PET, a greener spirits package

Amcor_-McCormick_360BoxPET plastic bottles, even the 100% post consumer recycled variety, are being considered more seriously by alcoholic beverage companies. They have a number of advantages.

Cost is the most obvious. But there also seem to be other advantages when looking at the full life cycle of the bottles. I was speaking with a packaging professional in the spirits industry last week and he mentioned doing an analysis of the life cycle implications of glass vs plastic bottles for one of their brands.

They figured there would be a very significant reduction in the number of truckloads of bottles into the bottling location if they switched from glass to plastic. The number would go from 1,266 truckloads per year for glass down to 719 truckloads for PET plastic. That’s a reduction of 547 truckloads, or 43% a year (that’s over two truckloads every business day) from their bottle manufacturer to the plant, and that’s only for one of their brands, and for only one part of the production, distribution, retail chain!

Now you may be thinking of just the carbon footprint reduction, but he also suggested that the cost savings, again just on this one brand, could be several million dollars a year, that’s a lot of carbon. Can you imagine the implications for the entire industry.

But I am a designer, and I know there has been a real consumer reluctance to accept spirits packaged in anything but glass, especially premium spirits, which is where much of the new product activity is these days.

It will be interesting to see if the general increase in the use of recyclable plastic containers eventually translates into an increased consumer acceptance of PET plastic for premium spirits. My hunch is, that in spite of the environmental advantages, it may take a while.

Acknowledgments

The photo above shows McCormick Distilling’s eco friendly 360 vodka in a 100% PCR PET 50 ml bottle. This was featured in a recent post on greenerpackage.com

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About Richard Shear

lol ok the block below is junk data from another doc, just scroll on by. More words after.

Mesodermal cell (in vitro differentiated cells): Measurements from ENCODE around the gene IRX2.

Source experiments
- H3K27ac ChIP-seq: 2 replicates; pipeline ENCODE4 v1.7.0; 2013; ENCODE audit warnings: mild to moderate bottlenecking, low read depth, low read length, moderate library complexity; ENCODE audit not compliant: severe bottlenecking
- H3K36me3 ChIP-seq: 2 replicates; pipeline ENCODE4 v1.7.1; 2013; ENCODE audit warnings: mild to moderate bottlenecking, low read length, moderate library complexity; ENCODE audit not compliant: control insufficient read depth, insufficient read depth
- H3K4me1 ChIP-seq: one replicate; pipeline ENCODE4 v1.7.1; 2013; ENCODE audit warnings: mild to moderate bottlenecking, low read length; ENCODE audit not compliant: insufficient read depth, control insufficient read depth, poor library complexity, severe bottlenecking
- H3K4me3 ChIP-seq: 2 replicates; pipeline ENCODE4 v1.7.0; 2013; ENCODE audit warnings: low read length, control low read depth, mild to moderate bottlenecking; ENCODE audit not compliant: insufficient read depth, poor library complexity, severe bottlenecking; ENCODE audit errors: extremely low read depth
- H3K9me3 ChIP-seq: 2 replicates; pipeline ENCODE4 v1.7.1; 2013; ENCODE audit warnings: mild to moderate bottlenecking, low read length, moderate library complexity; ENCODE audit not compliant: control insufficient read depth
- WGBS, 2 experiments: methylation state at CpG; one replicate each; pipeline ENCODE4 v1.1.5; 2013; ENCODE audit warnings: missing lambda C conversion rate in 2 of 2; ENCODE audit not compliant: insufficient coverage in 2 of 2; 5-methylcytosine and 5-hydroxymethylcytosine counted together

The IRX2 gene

designer, husband, teacher, blogger, father, athlete, author, historian Richard has over 25 years of brand identity and package design experience, with a wide range of clients such as Ahold, Coca-Cola, Hasbro, IBM, Johnson & Johnson, Pernod Ricard and Procter & Gamble. He began his career working with the legendary advertising art director, and AIGA Medalist, George Lois and the British design manager Clive Chajet. In his next design management position at Lippincott & Margulies, he worked with Walter Margulies learning the complex skills of global corporate identity. He then became Creative Director and Partner at Peterson & Blyth, one of the premier brand identity and package design firms of the time. He is a founding faculty member of the Masters in Branding Program at New York’s School of Visual Arts. He publishes the blog The Package Unseen, and has been a guest lecturer at colleges including FIT, Trinity College and Tyler School of Art. He is a graduate of the Tyler School of Art at Temple University. Richard is a Board member of the AIGA MetroNorth Chapter, past President of AIGA‘s Brand Design Association, President of the Package Design Council and a member of its Board of Directors. He is a member of USA Cycling and US Rowing, a nationally ranked masters bicycle racer, and a member of The Saugatuck Rowing Club, the 2010 Masters Club National Champion.
This entry was posted in Beverages, Design Practice, Environmental Packaging, Wine, Beer, & Spirits and tagged , , , , . Bookmark the permalink.

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